Adult males are 7-10 m long and weigh 4½-10 tons and females are 5½-8½ m and 2½-7½ tons. The head is large and the flippers are paddle like. The large dorsal fin of the males, sometimes two metres long and mostly straight, is by some considered to be a sexual sign. The upper body is black, the underside is white, and there are white patches behind the eyes. The teeth are 40-56 and cone shaped. Life expectancy is 100 years.
The killer whales (Lat. Orcinus orca) roam all the world’s oceans. In the North Atlantic, they are mainly to be found north of 40°N and migrate to the ice edge in the Arctic in summer. They are sometimes seen off the West Greenland coast, but rarely off the east coast of North America. They seem to mate the whole year round, the gestation period is 12-16 months, and the calf weighs 180 kg and is 2-3 m long at birth. The females reach puberty at 8-10 and the males at 16.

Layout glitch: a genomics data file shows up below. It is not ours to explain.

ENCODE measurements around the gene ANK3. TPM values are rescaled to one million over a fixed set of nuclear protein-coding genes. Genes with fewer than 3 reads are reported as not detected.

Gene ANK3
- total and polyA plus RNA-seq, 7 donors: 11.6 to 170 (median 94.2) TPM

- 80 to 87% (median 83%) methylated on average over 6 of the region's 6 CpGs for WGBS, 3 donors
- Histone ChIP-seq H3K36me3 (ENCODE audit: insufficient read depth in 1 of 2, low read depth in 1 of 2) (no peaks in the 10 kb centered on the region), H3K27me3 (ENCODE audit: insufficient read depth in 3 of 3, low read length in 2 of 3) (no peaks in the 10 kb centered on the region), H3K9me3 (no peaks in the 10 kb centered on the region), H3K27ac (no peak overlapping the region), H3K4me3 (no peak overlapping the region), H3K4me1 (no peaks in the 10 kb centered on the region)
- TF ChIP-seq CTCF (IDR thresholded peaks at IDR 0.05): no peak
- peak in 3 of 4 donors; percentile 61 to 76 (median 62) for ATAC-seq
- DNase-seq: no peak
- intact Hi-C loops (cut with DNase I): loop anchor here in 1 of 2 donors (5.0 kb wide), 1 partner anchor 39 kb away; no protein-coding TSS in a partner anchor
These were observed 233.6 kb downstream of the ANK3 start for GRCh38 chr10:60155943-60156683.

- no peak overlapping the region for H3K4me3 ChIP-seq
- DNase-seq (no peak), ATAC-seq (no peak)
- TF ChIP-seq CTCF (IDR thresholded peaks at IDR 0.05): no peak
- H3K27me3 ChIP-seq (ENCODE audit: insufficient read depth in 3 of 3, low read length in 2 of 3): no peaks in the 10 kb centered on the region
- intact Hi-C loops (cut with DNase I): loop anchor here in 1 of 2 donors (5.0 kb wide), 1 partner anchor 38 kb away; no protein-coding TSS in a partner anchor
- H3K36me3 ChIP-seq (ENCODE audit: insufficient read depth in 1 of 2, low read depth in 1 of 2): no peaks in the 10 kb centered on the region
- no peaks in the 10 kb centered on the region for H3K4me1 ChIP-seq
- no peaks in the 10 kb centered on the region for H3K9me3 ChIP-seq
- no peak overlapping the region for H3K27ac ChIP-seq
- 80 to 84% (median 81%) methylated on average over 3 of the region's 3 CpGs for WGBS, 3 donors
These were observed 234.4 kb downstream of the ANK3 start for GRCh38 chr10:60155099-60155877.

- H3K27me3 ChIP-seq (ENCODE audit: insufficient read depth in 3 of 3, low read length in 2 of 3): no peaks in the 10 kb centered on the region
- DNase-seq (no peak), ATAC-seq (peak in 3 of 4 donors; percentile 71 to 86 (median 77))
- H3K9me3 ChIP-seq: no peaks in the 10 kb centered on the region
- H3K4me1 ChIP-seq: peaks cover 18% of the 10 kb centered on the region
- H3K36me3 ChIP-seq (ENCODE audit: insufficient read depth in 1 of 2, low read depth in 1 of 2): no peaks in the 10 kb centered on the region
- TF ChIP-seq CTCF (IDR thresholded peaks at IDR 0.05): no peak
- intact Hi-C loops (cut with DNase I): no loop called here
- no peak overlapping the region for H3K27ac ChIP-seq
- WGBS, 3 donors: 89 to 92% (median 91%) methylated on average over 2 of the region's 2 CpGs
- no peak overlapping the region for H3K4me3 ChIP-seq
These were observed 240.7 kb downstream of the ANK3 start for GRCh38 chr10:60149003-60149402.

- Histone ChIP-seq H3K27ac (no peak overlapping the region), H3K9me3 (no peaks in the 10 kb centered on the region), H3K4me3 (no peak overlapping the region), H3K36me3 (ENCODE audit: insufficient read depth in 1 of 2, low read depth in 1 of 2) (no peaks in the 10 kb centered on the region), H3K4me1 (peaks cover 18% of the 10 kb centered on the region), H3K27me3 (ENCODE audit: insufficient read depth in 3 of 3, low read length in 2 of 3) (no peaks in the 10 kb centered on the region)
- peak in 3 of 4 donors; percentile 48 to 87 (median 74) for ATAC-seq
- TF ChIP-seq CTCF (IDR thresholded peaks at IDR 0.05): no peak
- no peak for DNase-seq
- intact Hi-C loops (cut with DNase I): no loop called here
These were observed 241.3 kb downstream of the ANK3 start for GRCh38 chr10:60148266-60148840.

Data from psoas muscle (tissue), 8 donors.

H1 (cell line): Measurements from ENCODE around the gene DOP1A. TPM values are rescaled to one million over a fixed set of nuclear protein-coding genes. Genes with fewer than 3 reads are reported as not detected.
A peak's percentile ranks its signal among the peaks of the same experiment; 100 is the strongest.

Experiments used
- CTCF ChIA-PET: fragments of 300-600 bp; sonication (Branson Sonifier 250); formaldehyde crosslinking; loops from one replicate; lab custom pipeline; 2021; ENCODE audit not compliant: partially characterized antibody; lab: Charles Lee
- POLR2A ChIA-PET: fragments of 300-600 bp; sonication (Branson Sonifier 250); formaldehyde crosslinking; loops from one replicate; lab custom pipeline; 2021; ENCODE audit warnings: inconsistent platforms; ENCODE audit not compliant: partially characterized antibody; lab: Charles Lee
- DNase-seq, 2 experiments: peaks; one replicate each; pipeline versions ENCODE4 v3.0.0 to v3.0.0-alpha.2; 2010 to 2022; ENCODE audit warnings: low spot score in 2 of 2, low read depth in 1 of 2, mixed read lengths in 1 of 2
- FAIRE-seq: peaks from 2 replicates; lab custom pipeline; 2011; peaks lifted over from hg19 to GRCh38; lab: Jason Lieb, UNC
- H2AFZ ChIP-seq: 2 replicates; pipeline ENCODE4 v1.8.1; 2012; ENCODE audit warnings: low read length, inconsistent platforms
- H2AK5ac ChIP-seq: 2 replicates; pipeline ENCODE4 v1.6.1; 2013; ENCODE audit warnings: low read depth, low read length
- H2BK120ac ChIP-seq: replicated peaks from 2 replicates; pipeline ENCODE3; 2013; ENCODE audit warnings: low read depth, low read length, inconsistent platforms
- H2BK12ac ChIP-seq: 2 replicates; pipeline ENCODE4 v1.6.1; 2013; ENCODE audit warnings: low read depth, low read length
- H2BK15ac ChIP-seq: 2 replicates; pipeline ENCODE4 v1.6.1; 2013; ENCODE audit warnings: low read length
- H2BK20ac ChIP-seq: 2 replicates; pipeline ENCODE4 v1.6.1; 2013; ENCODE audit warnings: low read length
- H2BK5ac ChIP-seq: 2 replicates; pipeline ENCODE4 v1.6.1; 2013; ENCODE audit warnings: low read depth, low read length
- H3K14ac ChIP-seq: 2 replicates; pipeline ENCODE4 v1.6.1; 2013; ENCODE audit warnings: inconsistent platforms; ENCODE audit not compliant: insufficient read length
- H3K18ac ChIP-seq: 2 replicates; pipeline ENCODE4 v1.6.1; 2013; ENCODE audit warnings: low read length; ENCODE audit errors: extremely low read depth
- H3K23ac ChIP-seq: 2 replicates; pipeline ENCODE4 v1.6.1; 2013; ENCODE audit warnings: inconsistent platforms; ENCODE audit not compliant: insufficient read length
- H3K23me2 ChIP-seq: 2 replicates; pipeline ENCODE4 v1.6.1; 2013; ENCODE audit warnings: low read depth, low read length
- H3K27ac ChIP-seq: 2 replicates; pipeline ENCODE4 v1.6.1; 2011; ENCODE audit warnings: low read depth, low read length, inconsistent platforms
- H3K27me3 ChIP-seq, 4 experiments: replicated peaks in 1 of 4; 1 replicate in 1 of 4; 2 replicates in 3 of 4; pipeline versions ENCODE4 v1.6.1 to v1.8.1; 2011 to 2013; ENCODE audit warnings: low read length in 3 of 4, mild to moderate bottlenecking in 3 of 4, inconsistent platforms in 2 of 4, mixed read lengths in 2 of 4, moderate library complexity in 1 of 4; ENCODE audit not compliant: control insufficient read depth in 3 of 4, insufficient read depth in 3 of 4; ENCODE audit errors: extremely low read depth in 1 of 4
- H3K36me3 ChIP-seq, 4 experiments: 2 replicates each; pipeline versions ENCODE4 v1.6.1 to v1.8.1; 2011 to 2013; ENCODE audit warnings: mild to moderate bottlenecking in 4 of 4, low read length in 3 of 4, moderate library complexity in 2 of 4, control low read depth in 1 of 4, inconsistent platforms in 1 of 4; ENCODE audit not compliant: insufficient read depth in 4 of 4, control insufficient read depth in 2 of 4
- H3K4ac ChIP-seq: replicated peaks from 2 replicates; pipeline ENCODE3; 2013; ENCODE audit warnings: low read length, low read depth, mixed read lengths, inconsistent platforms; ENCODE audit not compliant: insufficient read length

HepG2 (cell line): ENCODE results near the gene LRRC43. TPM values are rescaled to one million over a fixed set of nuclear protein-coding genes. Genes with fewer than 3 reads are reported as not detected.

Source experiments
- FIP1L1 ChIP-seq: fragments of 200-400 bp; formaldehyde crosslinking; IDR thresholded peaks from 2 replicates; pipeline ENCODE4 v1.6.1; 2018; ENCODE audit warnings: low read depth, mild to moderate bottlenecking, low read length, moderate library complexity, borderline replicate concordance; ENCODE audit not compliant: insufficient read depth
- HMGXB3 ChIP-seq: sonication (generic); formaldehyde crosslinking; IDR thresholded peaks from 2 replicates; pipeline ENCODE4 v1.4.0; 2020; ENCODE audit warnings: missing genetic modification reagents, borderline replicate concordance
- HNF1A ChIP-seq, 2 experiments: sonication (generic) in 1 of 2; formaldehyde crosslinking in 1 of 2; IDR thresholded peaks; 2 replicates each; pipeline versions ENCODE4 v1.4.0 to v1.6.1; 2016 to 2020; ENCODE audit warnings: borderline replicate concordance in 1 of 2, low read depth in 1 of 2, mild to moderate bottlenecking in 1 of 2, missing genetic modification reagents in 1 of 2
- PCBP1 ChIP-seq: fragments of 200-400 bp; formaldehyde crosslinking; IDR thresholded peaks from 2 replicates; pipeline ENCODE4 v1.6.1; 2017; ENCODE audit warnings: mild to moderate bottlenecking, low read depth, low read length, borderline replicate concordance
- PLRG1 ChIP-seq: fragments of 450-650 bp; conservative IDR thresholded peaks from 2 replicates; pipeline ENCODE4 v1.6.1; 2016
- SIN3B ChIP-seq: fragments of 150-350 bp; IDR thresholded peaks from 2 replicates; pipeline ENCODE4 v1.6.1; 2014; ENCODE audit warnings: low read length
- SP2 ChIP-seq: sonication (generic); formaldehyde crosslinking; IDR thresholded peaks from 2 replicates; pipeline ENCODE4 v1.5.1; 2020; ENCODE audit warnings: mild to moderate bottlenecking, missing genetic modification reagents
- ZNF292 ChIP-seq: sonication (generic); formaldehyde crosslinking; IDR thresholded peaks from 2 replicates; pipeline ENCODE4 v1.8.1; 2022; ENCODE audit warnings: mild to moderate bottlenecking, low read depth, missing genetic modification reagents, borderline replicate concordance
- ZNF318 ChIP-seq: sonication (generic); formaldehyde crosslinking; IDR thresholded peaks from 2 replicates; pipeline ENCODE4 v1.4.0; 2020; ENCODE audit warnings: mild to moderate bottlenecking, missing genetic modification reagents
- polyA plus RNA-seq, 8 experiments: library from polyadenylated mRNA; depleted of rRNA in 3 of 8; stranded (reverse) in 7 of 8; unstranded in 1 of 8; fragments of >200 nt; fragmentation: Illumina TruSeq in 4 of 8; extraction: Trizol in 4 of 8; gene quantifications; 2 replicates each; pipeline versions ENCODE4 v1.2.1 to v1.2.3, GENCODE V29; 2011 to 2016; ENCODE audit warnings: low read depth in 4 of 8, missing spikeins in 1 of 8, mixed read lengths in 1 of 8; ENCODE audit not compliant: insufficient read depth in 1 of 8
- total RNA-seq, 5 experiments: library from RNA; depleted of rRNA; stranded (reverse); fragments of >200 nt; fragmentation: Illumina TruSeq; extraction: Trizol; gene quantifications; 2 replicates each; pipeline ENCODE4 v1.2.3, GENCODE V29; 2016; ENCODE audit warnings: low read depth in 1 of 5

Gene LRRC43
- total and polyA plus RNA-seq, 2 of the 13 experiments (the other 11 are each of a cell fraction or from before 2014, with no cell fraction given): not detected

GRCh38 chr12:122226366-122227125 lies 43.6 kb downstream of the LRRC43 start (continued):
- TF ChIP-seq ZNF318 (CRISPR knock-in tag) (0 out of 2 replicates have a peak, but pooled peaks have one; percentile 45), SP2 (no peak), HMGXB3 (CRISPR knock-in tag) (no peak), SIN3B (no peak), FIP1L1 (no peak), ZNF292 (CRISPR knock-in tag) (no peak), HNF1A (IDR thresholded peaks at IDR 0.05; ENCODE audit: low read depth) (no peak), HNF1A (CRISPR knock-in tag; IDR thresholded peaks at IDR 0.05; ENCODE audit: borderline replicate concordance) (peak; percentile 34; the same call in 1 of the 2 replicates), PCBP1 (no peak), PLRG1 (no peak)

The killer whales are almost omnivorous. They eat many species of seals, smaller and larger whales, giant skates, fish, squid, octopus, birds etc. When larger whales are on the menu, they attack in number. They are very sociable and are commonly seen in family groups and sometimes shoals of 100 animals occur. They are found in coastal waters as well as in the open seas.
Their usual migrating speed is 10-15 km/hour, but they can easily reach 50 km/hour, when necessary. They probably do not dive any deeper than 1000 m. During summer and autumn they are very common off the Icelandic coast and follow schools of herring and capelin into the bays and fiords. Their world population is unknown.
Photo Credit: Robert Pittman